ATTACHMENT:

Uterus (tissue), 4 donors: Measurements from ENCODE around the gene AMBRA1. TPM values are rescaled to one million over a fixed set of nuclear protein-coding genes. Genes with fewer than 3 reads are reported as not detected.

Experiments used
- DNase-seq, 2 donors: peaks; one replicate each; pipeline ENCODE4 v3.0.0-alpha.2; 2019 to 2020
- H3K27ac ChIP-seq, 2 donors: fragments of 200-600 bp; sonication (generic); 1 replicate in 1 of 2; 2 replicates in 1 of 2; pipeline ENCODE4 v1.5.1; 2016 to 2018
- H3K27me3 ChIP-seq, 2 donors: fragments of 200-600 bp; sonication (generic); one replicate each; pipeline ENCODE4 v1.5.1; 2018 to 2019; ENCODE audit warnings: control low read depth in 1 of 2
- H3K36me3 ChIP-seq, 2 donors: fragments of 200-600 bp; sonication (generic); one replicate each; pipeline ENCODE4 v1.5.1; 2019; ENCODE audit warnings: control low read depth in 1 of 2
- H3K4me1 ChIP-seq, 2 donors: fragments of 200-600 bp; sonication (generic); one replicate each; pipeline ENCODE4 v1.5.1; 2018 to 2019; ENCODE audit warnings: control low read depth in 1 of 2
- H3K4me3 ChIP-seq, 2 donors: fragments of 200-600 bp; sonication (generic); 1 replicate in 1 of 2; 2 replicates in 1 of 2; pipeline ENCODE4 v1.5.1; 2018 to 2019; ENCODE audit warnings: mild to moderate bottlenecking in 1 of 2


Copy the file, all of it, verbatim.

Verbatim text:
Uterus (tissue), 4 donors: Measurements from ENCODE around the gene AMBRA1. TPM values are rescaled to one million over a fixed set of nuclear protein-coding genes. Genes with fewer than 3 reads are reported as not detected.

Experiments used
- DNase-seq, 2 donors: peaks; one replicate each; pipeline ENCODE4 v3.0.0-alpha.2; 2019 to 2020
- H3K27ac ChIP-seq, 2 donors: fragments of 200-600 bp; sonication (generic); 1 replicate in 1 of 2; 2 replicates in 1 of 2; pipeline ENCODE4 v1.5.1; 2016 to 2018
- H3K27me3 ChIP-seq, 2 donors: fragments of 200-600 bp; sonication (generic); one replicate each; pipeline ENCODE4 v1.5.1; 2018 to 2019; ENCODE audit warnings: control low read depth in 1 of 2
- H3K36me3 ChIP-seq, 2 donors: fragments of 200-600 bp; sonication (generic); one replicate each; pipeline ENCODE4 v1.5.1; 2019; ENCODE audit warnings: control low read depth in 1 of 2
- H3K4me1 ChIP-seq, 2 donors: fragments of 200-600 bp; sonication (generic); one replicate each; pipeline ENCODE4 v1.5.1; 2018 to 2019; ENCODE audit warnings: control low read depth in 1 of 2
- H3K4me3 ChIP-seq, 2 donors: fragments of 200-600 bp; sonication (generic); 1 replicate in 1 of 2; 2 replicates in 1 of 2; pipeline ENCODE4 v1.5.1; 2018 to 2019; ENCODE audit warnings: mild to moderate bottlenecking in 1 of 2